Tuesday, August 31, 2010

Privacy? We don't need no stinkin' privacy

The tug of war continues between privacy and network-enabled conveniences.  To support that thesis, herewith some clippings from my comment-sometime-on-this-stuff file.

Your cell phone (unless it's a many-years-old relic) reveals your location. That is: most cells contain GPS locators or accomplish the slightly less accurate equivalent by triangulating your position from nearby cell-phone towers. So, naturally, many online services want to track you. Think the only downside is too many discounts sent to your cell as you walk by stores? Read this PC World essay by security consultant Dan Tynan.

Love your smartphone? No doubt, but how secure is the data you store on it? Sure, there's sensitive data on your PC, too -- but it, hopefully, is behind a firewall. Mobileburn reports a major breach in the security of the new, popular Android OS for cell phones. So how sure are you about storing your credit-card info on your cell for shopping convenience?

My stories "The Day of the RFIDs" and "The Night of the RFIDs" looked ahead to the privacy risks inherent in smart wireless tags in, for example, clothing. (Ditto my nonfiction article, "Beyond This Point be RFIDs.") Far fetched? Actually, the future is here.  Last month Wal-Mart announced its plans to put RFID tags in individual garments.

One reason to worry about someone reading RFID tags is that neither privacy-centric public policy (should one ever emerge) nor the good intentions of data collectors assures data will be used only appropriately -- even assuming we could agree on uses that are appropriate. How secure are big data repositories? The National Security Agency's 'Perfect Citizen' program primarily worries about mayhem made possible by networked access to infrastructure (as did, in part, my 2008 novel Fools' Experiments), but it also begs the question of organized crime finding some data repositories too tempting to leave alone.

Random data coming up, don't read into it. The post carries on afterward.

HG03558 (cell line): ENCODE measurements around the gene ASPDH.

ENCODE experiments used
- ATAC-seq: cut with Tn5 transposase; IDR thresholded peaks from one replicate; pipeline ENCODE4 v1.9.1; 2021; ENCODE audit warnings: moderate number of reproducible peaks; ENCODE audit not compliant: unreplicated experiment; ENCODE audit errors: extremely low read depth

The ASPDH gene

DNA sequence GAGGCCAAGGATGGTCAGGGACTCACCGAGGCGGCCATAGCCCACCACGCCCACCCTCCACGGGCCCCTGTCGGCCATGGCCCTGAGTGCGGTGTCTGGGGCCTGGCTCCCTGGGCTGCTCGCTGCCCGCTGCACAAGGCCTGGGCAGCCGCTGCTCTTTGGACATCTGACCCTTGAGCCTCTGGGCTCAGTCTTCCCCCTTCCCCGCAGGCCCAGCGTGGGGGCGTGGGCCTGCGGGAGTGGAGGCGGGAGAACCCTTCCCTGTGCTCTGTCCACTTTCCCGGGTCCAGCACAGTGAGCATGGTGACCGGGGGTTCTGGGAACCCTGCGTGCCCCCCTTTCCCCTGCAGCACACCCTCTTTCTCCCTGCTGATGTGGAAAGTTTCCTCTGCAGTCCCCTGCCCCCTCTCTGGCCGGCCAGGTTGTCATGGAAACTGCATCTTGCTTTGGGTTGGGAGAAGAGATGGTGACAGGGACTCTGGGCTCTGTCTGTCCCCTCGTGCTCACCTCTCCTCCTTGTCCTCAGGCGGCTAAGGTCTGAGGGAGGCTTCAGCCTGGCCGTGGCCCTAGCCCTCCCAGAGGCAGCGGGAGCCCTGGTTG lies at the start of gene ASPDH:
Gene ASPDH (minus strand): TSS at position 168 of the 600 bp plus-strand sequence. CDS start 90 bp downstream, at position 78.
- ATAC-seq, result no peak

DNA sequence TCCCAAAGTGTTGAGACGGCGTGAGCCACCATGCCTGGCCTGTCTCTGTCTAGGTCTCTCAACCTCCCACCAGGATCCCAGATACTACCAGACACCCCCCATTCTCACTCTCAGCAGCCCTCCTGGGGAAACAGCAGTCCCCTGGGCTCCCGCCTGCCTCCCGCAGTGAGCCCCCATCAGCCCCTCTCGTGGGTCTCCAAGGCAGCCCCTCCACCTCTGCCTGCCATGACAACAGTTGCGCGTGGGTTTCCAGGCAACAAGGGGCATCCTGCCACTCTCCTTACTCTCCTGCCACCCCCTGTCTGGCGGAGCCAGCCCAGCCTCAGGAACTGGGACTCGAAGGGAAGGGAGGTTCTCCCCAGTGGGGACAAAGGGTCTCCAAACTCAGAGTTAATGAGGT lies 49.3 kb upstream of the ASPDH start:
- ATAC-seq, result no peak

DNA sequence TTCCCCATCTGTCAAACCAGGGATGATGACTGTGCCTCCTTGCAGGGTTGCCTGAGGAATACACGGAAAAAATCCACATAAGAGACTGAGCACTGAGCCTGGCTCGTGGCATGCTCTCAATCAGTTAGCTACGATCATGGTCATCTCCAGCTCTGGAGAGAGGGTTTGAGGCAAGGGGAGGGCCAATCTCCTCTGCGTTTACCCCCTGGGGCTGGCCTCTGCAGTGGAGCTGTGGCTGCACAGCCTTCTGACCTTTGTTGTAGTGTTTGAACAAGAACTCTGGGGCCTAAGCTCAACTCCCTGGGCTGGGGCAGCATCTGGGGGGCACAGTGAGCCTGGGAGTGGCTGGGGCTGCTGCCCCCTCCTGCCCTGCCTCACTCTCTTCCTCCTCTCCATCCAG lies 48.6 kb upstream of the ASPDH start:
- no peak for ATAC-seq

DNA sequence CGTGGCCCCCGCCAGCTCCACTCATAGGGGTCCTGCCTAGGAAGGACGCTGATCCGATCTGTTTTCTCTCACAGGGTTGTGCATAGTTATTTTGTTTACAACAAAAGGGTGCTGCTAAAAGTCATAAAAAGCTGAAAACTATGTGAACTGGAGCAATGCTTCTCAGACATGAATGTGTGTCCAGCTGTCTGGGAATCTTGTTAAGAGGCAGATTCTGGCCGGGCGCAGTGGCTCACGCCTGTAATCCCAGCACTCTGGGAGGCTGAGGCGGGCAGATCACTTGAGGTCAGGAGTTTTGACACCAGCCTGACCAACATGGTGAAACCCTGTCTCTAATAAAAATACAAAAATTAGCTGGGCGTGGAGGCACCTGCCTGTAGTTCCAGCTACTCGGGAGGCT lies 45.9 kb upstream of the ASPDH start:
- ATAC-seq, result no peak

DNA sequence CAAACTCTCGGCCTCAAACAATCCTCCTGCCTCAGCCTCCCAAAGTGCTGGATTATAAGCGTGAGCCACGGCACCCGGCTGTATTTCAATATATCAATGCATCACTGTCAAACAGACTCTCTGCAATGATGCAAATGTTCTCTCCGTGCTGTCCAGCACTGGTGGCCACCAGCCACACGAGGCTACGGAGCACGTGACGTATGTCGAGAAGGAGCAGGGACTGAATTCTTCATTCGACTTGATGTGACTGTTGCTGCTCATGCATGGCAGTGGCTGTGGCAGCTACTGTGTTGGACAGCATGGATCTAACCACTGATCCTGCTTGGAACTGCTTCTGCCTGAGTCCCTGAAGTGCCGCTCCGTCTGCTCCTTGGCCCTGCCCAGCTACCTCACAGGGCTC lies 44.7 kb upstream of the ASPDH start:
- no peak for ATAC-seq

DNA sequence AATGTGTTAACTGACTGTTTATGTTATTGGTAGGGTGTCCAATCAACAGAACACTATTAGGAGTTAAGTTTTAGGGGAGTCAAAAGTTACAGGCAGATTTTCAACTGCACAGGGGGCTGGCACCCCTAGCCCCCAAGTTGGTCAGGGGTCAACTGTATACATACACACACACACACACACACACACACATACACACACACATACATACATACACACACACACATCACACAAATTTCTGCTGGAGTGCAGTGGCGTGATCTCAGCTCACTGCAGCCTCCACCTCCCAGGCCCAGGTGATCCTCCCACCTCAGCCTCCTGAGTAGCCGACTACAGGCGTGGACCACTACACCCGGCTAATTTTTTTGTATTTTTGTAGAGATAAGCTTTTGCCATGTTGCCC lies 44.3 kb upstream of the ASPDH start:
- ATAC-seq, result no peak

Yet to come on any large scale -- but eminently doable -- is RFID chips implanted in people. Some pets are already chipped, allowing them to be IDed if they roam. Chipping people offers some real advantages, such as a repository for medical records instantly available for patients who are unable to speak for, even to identify, themselves. But how secure will the data be on your chip? And will the chips all of us may someday carry become vectors for spreading malware to computers? The latter has already been done, at least as a stunt.

"Privacy is dead," we were told by Bill Joy, the Chief Technical Officer of (defunct) Sun Microsystems. Now Mark Zuckerberg, CEO of Facebook tells us the same thing. Having helped to kill it, so he should know.

We live in interesting times ...

Monday, August 23, 2010

Wanted: quantum scientist

We have quantum mechanics -- lots of them -- and they are extremely good at what they do. A bazillion transistors, lasers, and solar cells leave no room for doubt.

(Warning: I haven't cluttered this post with links, because practically every phrase in it could be a link to an article defining some esoterica. Wikipedia is your friend. The eye-crossing graphic nearby is from the double-slit-experiment article at Wikipedia.)  

And Roman engineers built extremely good roads, bridges, and aqueducts without any clue about material science.

Tuesday, August 17, 2010


I spent the weekend before last (i.e., August 5-8) in Raleigh, NC at ReConStruction / NASFiC (aka the Tenth Occasional North American Science Fiction Convention). NASFiCs are held in the years, like this year, that Worldcon is outside North America.

The con had a lot to offer, and I thank the organizers for their hard work and for including me in the program. I took part in four panels, did an autograph session (and thanks to all of you who came), and held a kaffee klatch. I synched up with friends usually scattered around the country, especially from among the MAFIA. (Acronym.com does not yet know it, but that's writers  Making Appearances Frequently In Analog.) I saw a bit of downtown Raleigh, which seems quite nice. All good fun. 

And yet ...

Tuesday, August 10, 2010

Clawing one's way to literary success

Today's post will be something of a change.

I met Stacey Cochran last summer at Launch Pad, the NASA-funded astronomy program for writers. Stacey has been charting his own course, through self-publishing and ebooks. It's an interesting story -- and the stories Stacey has to tell are interesting, too -- so I invited him to SF and Nonsense to explain.

Without further ado, heeeeeere's Stacey.

Tuesday, August 3, 2010

Real nanotech. Real medicine. And zombies.

Small Miracles is my near-future medical nanotechnology thriller -- and as of today, it's been reissued in mass-market paperback.

For the paperback edition, the cover background has been made lighter and brighter. That's a welcome change: you no longer have to take my word for it that those nanobots are swimming in blood :-)

Curious? Here's my October 2009 announcement of the hardback edition. For a sample from the novel, click through to Amazon. And here are a few recent reviews: